Wednesday, October 22, 2014

Love is the Law

Thirtieth Sunday in Ordinary Time Year A

Those of you who had lived through the heydays of the Beatles in the 1970s, may or may not remember another American band called the Suburbs. The popularity of the Suburbs certainly came nowhere close to their legendary counterparts from across the Atlantic, but still had a considerable influence in the late 1970s through the 1980s. The Suburbs’ best-known song is easily “Love is the Law,” a single that was also the title track of their 1983 album. Though the popularity of “Love is the Law” endured long after the band’s activities died down, it wasn’t until last year that frontman and writer of that song, Chan Poling, revealed the inspiration behind the song. Those who had wished for a scriptural reference or inspiration would certainly be disappointed by this revelation. It was just a graffiti spray painted into an overpass during a time of sexual experimentation and liberation. It is no wonder that “Love is the Law” was used as the anthem for the same-sex marriage bill being signed into law into America last year, the song has more meaning now than ever.

Love is such a big word.  It covers a gamut of definitions and means something different to most everyone. But Christ brought an entirely new and radical meaning to the word. In him, we come to understand that love is more than an emotion, a choice, a commitment or an attitude. Love is a person. His name is Jesus Christ. If we want to know what love means, therefore, we must look at Jesus Christ. Love is not just sweet platitudes. Love is a person, not just any person, but God, who forsook his divinity in order to take on our humanity. Yes, love is a person who has laid down his life for us, and by doing so, demonstrates to us the true depths and most profound meaning of that love. This is how Paul describes Christ’s love. “For at the very time when we were still powerless, then Christ died for the wicked. Even for a just man one of us would hardly die, though perhaps for a good man one might actually brave death; but Christ died for us while we were yet sinners, and that is God’s own proof of his love towards us” (Rom. 5:6-8).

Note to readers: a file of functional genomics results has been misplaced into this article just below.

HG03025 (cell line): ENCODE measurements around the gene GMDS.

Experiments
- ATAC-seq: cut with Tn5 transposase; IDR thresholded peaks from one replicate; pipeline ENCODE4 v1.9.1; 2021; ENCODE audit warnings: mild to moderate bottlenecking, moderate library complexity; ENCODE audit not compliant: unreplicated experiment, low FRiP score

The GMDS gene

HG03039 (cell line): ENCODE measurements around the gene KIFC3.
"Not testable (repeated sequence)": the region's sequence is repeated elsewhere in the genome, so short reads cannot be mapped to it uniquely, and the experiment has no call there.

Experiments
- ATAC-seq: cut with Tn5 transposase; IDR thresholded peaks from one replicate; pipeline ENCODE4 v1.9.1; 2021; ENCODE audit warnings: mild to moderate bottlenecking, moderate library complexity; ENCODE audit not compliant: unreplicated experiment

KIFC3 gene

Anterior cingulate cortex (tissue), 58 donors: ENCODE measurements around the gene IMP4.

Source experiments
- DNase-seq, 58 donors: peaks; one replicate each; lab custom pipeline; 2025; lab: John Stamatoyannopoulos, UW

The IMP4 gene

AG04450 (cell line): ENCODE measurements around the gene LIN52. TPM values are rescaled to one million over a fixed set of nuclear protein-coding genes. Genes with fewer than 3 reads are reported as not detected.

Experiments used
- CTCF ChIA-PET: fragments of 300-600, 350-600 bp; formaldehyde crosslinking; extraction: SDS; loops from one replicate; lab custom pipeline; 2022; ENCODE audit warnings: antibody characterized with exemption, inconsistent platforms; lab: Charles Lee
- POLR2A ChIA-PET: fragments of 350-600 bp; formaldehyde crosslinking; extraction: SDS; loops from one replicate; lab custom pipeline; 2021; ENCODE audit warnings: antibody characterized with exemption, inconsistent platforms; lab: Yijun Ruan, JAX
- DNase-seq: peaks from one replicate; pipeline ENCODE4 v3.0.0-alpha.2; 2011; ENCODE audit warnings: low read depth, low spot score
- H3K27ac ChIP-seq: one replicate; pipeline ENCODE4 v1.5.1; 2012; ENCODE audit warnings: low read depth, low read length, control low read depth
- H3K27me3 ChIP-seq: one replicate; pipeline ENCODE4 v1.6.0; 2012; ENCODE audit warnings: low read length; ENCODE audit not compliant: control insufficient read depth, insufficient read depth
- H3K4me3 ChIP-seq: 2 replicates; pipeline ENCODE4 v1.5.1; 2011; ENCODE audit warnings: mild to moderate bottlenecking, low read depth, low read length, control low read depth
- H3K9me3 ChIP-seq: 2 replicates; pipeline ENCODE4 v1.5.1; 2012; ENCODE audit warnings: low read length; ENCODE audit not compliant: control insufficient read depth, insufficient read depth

If you still remember, Jesus had survived last week’s trap set by the Jewish leaders concerning the legitimacy of paying taxes to the Roman Emperor. One of the scribes, having heard Jesus' responses, decides to offer a question of his own. Recognising the quality of Jesus' knowledge, he asks a question about a foremost matter, a major topic of rabbinical debates. “which is the greatest commandment of the Law?” Now this may seem like a silly kindie’ level question to many of us, but for the Jews of Jesus’ time, it was a real challenge to discern which of the supposed 613 (some would say 615, and still others would put the number in the thousands) laws or commandments was indeed the most important one. Any sense of direction had fallen victim to the maze of countless commandments and numerous enumerations. Now, Jesus restores the priorities in no uncertain terms.

Love of God before anything else, as the response of the entire person to God’s total self-giving covenant: love him with your mind, yes, but on a deeper level, with your heart, and incorporating both, with all your soul. In other words, it is loving God with our entire being. Nothing is to be held back. Love doesn’t allow for a compartmentalisation that reserves certain sections of our lives. Neither is this love compromised even in the face of the love we have to offer someone, for example, a wife’s love for her husband or a husband’s love for his wife, or their love for their children and vice versa. The love of neighbour can never take precedence over love of God. In all instances, love of God must come first in its totality.